Weber and Ford  have shown that all calculations within the quasistatic approximation omit important interactions between transverse plasmon waves and free photon modes, even if the interparticle separation is small compared to the wavelength of light. Thus, most quasistatic calculations need to have certain corrections included at particular values of the wave vector.
Later, Gaillot et al.  have studied the photonic band structures of another type of structure, a so-called inverse opal structure. This structure is an fcc lattice of void spheres in a host of another material. Such a structure can be prepared, e.g., starting from an opal structure made of spheres of a convenient substance, infiltrating it with another material, then dissolving away the spheres. In the work of , the photonic band structure of Si inverse opal was calculated as a function of the infiltrated volume fraction f of air voids using 3D finite difference time domain (FDTD) method. It was found that for certain values of f, a complete band gap opens up between the eighth and ninth bands.
In the present work, first we study the photonic band structure of an inverse opal structure, such as that investigated in , but instead of dielectric materials such as Si, we consider metals as the infiltrated materials. Thus, the material we study is also the inverse of the fcc array of metal spheres studied by McGurn et al.  Such metallic inverse opal structures have recently become of great interest, because it has been found that Pb inverse opals exhibit superconductivity . These workers have studied the response of these materials to an applied magnetic field, and have found a highly non-monotonic fractional flux penetration into the Pb spheres as a function of the applied field.
As a second example, we study the photonic band structure of a linear chain of nanopores in a metallic medium. This is an inverse structure of a linear chain of metallic nanospheres, of which the dispersion relation is given in .
For both types of structures, our primary method for studying the photonic band structures below the plasma frequency ωp is a tight-binding approximation which is valid even in the non-quasistatic regime. Because the analogs of the tight-binding atomic states decay exponentially in the metallic host medium, the resulting tight-binding waves do not lose energy radiatively, as do the corresponding waves along 1D chains of metallic nanoparticles in air. The absence of radiative decay has been previously noted in a multiple-scattering calculation of the band structure of a periodic array of pores in a host metal . Furthermore, because the modes are expanded in “atomic” states rather than plane waves, there is no convergence problem as there can be in the plane wave case.
Wave propagation through void networks is of interest, in part, because of the special formalism needed to treat it. First, it is straightforward to go beyond the quasistatic regime (in which the electric field is assumed to be curl-free), as we discuss below. Thus, calculations can readily be carried out even for voids which are not much smaller than the wavelength of light. Furthermore, in contrast to waves propagating along chains or other periodic arrays of metal particles, there are no radiative losses, because the waves in the host region (i.e., in this case, the metallic region) are exponentially decaying.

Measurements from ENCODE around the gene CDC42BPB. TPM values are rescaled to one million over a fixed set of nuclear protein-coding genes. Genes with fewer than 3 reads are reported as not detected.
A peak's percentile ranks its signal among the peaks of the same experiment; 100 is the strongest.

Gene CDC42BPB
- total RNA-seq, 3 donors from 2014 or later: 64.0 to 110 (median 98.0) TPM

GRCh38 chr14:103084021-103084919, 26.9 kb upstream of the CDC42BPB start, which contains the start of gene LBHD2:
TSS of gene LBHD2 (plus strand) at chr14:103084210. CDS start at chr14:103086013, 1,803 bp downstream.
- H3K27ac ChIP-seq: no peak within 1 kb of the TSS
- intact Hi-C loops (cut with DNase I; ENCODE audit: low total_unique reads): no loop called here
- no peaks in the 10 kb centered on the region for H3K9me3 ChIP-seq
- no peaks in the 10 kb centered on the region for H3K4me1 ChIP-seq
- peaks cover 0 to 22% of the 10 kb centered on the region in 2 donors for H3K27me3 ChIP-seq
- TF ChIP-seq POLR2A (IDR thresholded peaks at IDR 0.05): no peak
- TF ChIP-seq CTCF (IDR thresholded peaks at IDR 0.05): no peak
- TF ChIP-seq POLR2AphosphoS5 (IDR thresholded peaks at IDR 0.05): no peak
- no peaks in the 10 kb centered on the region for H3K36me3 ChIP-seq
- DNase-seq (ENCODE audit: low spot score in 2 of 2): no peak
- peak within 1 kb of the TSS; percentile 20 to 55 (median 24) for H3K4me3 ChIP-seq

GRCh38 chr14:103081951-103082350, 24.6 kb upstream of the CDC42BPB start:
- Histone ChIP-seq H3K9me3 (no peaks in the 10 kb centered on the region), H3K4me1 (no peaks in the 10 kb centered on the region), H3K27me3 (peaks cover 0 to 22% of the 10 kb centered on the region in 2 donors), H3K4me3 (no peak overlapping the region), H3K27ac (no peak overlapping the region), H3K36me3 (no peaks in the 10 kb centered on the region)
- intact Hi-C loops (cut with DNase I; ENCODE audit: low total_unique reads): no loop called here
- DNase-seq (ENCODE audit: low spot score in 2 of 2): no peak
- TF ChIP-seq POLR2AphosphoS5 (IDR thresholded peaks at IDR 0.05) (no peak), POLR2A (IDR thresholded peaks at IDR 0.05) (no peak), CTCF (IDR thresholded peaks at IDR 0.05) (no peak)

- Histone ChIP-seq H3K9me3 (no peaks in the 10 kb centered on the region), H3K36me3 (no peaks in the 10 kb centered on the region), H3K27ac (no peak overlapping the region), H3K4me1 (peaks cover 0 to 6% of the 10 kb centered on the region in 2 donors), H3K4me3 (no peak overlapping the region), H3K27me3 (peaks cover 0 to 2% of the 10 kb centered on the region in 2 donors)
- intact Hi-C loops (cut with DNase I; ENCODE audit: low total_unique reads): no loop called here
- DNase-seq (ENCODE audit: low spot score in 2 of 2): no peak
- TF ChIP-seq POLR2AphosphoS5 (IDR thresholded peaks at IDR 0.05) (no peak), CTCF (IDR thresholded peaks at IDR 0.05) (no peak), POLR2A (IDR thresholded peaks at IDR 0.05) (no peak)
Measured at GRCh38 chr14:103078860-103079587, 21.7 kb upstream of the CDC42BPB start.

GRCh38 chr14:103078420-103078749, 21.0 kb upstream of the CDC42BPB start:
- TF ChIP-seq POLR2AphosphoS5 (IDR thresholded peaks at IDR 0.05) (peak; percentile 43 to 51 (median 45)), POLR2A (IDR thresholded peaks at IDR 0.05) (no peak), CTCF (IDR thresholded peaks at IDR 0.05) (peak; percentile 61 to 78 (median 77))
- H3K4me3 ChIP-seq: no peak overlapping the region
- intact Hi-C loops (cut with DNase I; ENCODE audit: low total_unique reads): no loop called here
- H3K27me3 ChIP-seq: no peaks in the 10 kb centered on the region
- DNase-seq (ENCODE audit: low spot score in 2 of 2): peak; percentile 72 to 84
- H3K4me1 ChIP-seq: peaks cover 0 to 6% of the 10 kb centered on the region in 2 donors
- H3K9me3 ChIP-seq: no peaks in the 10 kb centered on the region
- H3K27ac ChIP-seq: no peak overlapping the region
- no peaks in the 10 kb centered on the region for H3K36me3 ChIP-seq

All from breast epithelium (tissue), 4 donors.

The remainder of this paper is organized as follows. In Section 2, we first present the formalism for calculating the transverse magnetic (TM) and transverse electric (TE) modes of a single spherical cavity in a metallic host. We then describe the method for calculating the photonic band structures of metallic inverse opals and of linear chains of nanopores in a metallic host, using a simple tight-binding approach for ω < ωp. In Section 3, we give the numerical results for the TM and TE modes of a single cavity and those of the tight-binding method for the metal inverse opals and the linear chain of nanopores. Section 4 presents a summary and discussion.
In this section, we present a summary of the equations determining the band structure of a photonic crystal containing a metallic component with Drude dielectric function and an insulating component of dielectric constant unity. The insulating component is assumed to be present in the form of identical spherical cavities of radius R. We first write down the equations for the TM and TE modes of a spherical cavity in a Drude metal. Then, we present a tight-binding method for ω < ωp.
2.1. Spherical Cavity
As a preliminary to calculating the photonic band structure, we first discuss the modes of a single spherical cavity in a Drude metal host. We begin with the TM modes of the cavity, then the TE modes.
2.1.1. TM Modes
It is convenient to describe the modes of the embedded cavity in terms of the B field. To that end, we combine the two homogeneous Maxwell equations and to obtain a single equation for B. We express the position- and frequency-dependent dielectric function ε(x, ω) as , where the step function θ(x) = 1 inside the metallic region and θ(x) = 0 elsewhere. Then, after a little algebra, we obtain
For a spherical void within a metallic host, these equations are conveniently solved in spherical coordinates. For the TM modes, the solutions for B and E are given in the standard literature . The coefficients of the solutions inside and outside the cavity can then be determined from the boundary conditions at r = R. The allowed frequencies for ω < ωp are then found to satisfyEq. (2). The result is k′2(ℓ + 1) = k2ℓ, or, for a Drude metal,